Skip to main content

Informal collectives and access to healthcare during India’s COVID-19 second wave crisis

Publication date
View original

Neha Faruqui, VR Raman, Jeevika Shiv, Sonam Chaturvedi, Maitree Muzumdar, Vandana Prasad


India was hit by a disastrous second wave of the COVID-19 pandemic that surged since February 2021. The exact magnitude of cases and deaths during this second wave remains a contentious topic, as suggested by huge differences between internal reports of the government and external reports. However, there is no dispute that, although several curbing strategies including a harsh lockdown were introduced during the early days of the pandemic in March 2020, the country now finds itself again in the midst of a crisis. Compared with last year, this time the virus has shown a much higher transmissibility rate, possibly due to a combination of newer variants, coupled with poor regulation and adherence to basic preventive public health measures. Mass gatherings in the form of massive election rallies and religious congregations were also permitted while cases had started increasing exponentially in numerous states of India, and vaccination rates continued to remain low.

Health systems in major cities were overwhelmed with cases even in the first wave, where some hospital wards were dedicated to COVID-19 care, non-COVID care was almost halted and healthcare workers were stretched thin. The second wave now saw a collapse of the system where not just wards but entire hospitals had to be used and expanded for exclusive COVID-19 care and still remained inadequate. In addition, we witnessed the conversion of maidans (open fields), gurdwaras (Sikh religious institutions) and other places into makeshift wards and hubs for accessing oxygen. The crisis revealed the pre-existing cracks in an underprepared health system where people were left to help themselves, gasping for oxygen or drugs and scrambling for hospital beds. However, as with any crisis, human beings rise to find possible ways to cope or are impelled to do so from sheer desperation. It is in this context that informal collectives of individuals and civil society organisations came together with a single aim: try to help as many people access timely and appropriate healthcare. We write from the perspective arising from the experiences of bridging the disconnect between patients and the system during an unprecedented crisis, based on observations and experiences of volunteering for one or more such collectives.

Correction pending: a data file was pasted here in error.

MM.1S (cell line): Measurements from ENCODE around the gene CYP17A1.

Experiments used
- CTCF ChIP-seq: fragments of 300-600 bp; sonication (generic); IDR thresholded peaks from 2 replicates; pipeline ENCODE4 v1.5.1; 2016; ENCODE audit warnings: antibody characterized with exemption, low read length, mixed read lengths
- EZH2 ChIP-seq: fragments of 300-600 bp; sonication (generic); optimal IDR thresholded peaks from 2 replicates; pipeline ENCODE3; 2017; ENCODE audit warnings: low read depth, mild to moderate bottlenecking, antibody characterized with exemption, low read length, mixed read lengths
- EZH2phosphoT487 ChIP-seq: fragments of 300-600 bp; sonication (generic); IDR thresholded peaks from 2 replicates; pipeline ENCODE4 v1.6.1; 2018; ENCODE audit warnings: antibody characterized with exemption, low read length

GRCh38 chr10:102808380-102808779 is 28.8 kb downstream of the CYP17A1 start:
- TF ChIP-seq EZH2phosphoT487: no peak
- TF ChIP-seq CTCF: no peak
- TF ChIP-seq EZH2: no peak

Most of these informal collectives supported health systems through improvised back-end processes. They adopted a multipronged approach covering an array of support initiatives, organised mainly through telephonic coordination for arranging access to medical services. While there are several such collectives across multiple states in India, and the assistance did cover multiple cities, we share some challenges and reflections, specifically in the context of the National Capital Region of Delhi—pooling experiences from involvement of the authors in many of them. These collectives consisted of professionals from multiple backgrounds, such as medical, public health, law, arts and social work who committed their time, energy and often money and materials wholly voluntarily. Patients and families reached the collectives mostly through word of mouth, community networks and the participating volunteers connected with grassroots work.

While some collectives dealt with issues spontaneously and randomly, others had a more systematic approach. This included documenting cases with information such as patient name, age, sex, oxygen saturation level, COVID-19 status, address, phone number, present condition, comorbidities and present requirements. A volunteer then helped the family for their specific requirement. Such volunteers tried to work with families throughout their journey of accessing care. The models of assistance included one or more strategies of responding to evolving needs such as finding medical care within hospitals or organising home care, teleconsultations, financial assistance and psychosocial support, as well as, wherever needed, facilitating post-death services. Most of the cases, especially in the early days of the crisis, reached the collectives at critical stages. The processes of helping not only revealed how further weakened the health system became, but also provided a first-hand account of the harrowing experiences of patients and their families from various social strata. An intricate account of this was shared by authors SC and VP in a BMJ Global Health blog and this editorial expands upon some of the broader challenges and responses encountered by the collectives.